Here’s an example: Do you really need a calendar widget for your blog? Do people actually use it? And even if a handful of people do, should it really sit above other important sidebar elements like your subscription widget?

The answer is no. It’s got to go. If there’s anything else like this, it needs to go as well.

The goal is to have a clean, uncluttered site that doesn’t distract from the steps that you want people to take. That means reading your posts, subscribing for future posts, clicking on ads, or anything else that is really important for you.

If there’s anything that doesn’t fit into one of these important categories, it needs to be removed. Immediately.

After cutting out the unnecessary clutter, the next step is to refresh your blog’s look. This is the time to invest in that premium theme you’ve been looking at. They’re usually around $80 and totally worth it.

If you want people to take your blog seriously, you need a professional looking site. To get one, invest in a premium theme.

This is how to hit the Refresh button. If your blog needs more help than this, it may be time for the Eject button.

Reset button #2: the Eject button

It’s possible that your blog is in worse condition than the refresh button can help with. When you started, you really didn’t know what you were doing. Your blog was totally an experiment, and you don’t even like your topic any more.

In this case, you need to hit Reset button number two—the Eject button.

If you’re really tired of your blog and you know you’re ready to start over, now is the time to do it. Hit the Eject button and get out of your blog while you still can. It’s time to start over.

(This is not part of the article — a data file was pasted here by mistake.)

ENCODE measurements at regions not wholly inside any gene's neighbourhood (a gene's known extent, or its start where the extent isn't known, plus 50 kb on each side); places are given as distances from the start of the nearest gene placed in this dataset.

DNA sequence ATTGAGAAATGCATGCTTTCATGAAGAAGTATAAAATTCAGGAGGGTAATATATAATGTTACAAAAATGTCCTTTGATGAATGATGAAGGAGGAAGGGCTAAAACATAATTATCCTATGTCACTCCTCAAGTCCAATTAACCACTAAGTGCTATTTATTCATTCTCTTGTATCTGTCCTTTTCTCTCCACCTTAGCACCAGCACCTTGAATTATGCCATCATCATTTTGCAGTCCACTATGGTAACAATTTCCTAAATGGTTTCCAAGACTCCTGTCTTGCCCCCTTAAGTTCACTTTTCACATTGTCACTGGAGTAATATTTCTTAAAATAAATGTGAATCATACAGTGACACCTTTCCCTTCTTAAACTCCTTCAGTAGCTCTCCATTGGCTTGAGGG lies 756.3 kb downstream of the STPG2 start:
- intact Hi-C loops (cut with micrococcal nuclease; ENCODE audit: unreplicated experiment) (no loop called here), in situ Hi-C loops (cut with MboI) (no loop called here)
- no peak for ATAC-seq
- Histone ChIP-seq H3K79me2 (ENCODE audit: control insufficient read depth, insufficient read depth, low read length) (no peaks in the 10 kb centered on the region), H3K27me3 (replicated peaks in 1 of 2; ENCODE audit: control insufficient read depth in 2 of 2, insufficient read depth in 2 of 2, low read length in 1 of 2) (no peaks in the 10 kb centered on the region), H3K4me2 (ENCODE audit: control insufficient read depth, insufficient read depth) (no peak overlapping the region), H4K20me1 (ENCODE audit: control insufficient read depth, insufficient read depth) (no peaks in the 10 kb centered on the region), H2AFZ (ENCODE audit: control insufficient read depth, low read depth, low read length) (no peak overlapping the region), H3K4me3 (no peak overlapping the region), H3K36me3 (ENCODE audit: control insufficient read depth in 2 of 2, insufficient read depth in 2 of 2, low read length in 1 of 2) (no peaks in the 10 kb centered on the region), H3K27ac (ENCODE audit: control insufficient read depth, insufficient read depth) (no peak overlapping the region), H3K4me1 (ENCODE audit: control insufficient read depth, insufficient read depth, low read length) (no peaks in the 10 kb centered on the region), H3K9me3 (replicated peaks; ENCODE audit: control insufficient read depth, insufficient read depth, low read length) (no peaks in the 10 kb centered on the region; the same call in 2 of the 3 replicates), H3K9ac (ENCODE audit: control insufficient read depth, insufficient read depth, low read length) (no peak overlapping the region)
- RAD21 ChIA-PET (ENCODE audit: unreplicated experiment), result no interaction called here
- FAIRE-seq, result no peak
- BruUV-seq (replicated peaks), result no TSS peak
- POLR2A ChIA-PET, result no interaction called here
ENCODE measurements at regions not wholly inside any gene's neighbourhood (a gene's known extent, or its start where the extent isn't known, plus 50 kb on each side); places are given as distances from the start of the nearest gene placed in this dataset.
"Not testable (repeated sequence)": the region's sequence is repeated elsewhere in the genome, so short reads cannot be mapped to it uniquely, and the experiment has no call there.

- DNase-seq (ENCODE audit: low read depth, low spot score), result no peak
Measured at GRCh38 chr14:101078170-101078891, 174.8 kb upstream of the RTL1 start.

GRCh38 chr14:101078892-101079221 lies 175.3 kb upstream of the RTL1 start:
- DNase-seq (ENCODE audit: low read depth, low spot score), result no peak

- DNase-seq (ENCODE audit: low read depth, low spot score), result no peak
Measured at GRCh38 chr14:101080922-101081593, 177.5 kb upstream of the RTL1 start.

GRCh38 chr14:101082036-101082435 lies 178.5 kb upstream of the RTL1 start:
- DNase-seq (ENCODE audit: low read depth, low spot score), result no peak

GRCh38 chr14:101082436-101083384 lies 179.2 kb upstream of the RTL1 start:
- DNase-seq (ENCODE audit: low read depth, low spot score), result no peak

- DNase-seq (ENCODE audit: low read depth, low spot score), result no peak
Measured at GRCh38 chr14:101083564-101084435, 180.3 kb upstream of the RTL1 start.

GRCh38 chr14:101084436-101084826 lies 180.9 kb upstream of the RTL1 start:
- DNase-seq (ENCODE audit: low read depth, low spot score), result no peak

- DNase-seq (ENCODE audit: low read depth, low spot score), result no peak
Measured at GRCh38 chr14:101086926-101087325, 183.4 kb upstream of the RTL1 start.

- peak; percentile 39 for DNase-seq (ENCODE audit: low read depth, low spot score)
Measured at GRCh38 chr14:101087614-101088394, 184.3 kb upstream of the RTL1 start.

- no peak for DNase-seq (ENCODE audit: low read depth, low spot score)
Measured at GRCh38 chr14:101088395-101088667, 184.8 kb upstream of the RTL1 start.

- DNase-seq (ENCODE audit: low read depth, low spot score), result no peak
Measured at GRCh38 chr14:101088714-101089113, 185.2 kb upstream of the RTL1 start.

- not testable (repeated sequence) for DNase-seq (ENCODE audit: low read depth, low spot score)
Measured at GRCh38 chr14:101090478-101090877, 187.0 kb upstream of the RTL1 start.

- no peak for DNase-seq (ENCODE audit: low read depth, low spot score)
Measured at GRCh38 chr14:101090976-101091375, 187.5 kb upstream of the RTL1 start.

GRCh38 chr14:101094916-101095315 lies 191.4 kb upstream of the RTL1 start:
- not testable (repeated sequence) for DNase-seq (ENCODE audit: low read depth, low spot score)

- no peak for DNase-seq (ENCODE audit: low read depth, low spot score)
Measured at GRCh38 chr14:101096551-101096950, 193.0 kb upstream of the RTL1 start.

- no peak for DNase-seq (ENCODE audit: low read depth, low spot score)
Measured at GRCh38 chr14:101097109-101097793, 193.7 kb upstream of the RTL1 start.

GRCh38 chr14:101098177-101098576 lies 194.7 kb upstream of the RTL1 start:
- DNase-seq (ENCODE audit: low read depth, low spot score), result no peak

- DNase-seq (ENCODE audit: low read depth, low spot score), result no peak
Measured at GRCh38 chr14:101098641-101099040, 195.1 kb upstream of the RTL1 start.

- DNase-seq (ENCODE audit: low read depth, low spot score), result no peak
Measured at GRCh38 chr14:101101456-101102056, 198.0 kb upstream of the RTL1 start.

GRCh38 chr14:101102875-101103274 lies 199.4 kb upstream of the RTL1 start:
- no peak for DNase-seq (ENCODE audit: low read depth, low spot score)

The harsh reality is that you have a limited amount of time to write for your blog. Everything you write needs to be creating value for the reader and needs to contribute toward your long term goals. If you feel like your blog is headed in the wrong direction, don’t just try to wash it up a bit—get out as quickly as you can.

If you do, don’t quit—start another blog. Take some time to decide what you really want to write about, and then get to work.

Pick a topic that will get you going in the direction that you want to go. Then, start a self-hosted WordPress blog with a premium theme that will give you the flexibility and look that you need to create a professional impression that readers will take seriously.

After getting these pieces in place, it’s time to start writing again. Go ahead, make that keyboard work.

A fresh start

Don’t worry, it’s okay to start over. A fresh start in a new direction may be exactly what your blog needs. You may not realize it, but most bloggers have done it already. Most successful bloggers didn’t start out with the site that they’re currently writing. Most of them hit one of these two Reset buttons.